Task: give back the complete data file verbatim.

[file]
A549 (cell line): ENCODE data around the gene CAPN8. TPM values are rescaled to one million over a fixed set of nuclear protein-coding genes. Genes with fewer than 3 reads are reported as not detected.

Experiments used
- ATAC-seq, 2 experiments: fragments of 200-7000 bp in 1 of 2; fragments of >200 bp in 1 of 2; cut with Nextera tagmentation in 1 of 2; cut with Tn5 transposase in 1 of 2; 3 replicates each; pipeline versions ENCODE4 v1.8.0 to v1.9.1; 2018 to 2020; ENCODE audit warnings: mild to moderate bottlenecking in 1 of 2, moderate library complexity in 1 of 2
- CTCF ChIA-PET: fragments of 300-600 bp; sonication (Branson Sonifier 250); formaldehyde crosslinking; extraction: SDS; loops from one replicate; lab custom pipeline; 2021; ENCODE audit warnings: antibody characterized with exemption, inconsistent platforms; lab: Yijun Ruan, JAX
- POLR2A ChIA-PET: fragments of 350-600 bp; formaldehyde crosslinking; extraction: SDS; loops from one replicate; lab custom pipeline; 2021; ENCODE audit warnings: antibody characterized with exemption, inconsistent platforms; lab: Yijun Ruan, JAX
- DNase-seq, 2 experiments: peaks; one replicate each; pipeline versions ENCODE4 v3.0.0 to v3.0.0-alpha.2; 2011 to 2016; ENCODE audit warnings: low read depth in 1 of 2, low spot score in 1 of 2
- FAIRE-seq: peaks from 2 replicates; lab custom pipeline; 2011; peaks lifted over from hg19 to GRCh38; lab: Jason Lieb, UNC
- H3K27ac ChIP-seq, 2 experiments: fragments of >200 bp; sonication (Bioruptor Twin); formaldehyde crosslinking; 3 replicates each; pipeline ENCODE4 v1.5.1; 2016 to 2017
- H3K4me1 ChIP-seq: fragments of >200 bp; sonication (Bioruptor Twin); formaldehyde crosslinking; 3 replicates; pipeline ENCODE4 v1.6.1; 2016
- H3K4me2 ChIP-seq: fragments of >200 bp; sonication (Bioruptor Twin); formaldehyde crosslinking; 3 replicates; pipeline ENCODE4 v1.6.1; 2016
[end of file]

A549 (cell line): ENCODE data around the gene CAPN8. TPM values are rescaled to one million over a fixed set of nuclear protein-coding genes. Genes with fewer than 3 reads are reported as not detected.

Experiments used
- ATAC-seq, 2 experiments: fragments of 200-7000 bp in 1 of 2; fragments of >200 bp in 1 of 2; cut with Nextera tagmentation in 1 of 2; cut with Tn5 transposase in 1 of 2; 3 replicates each; pipeline versions ENCODE4 v1.8.0 to v1.9.1; 2018 to 2020; ENCODE audit warnings: mild to moderate bottlenecking in 1 of 2, moderate library complexity in 1 of 2
- CTCF ChIA-PET: fragments of 300-600 bp; sonication (Branson Sonifier 250); formaldehyde crosslinking; extraction: SDS; loops from one replicate; lab custom pipeline; 2021; ENCODE audit warnings: antibody characterized with exemption, inconsistent platforms; lab: Yijun Ruan, JAX
- POLR2A ChIA-PET: fragments of 350-600 bp; formaldehyde crosslinking; extraction: SDS; loops from one replicate; lab custom pipeline; 2021; ENCODE audit warnings: antibody characterized with exemption, inconsistent platforms; lab: Yijun Ruan, JAX
- DNase-seq, 2 experiments: peaks; one replicate each; pipeline versions ENCODE4 v3.0.0 to v3.0.0-alpha.2; 2011 to 2016; ENCODE audit warnings: low read depth in 1 of 2, low spot score in 1 of 2
- FAIRE-seq: peaks from 2 replicates; lab custom pipeline; 2011; peaks lifted over from hg19 to GRCh38; lab: Jason Lieb, UNC
- H3K27ac ChIP-seq, 2 experiments: fragments of >200 bp; sonication (Bioruptor Twin); formaldehyde crosslinking; 3 replicates each; pipeline ENCODE4 v1.5.1; 2016 to 2017
- H3K4me1 ChIP-seq: fragments of >200 bp; sonication (Bioruptor Twin); formaldehyde crosslinking; 3 replicates; pipeline ENCODE4 v1.6.1; 2016
- H3K4me2 ChIP-seq: fragments of >200 bp; sonication (Bioruptor Twin); formaldehyde crosslinking; 3 replicates; pipeline ENCODE4 v1.6.1; 2016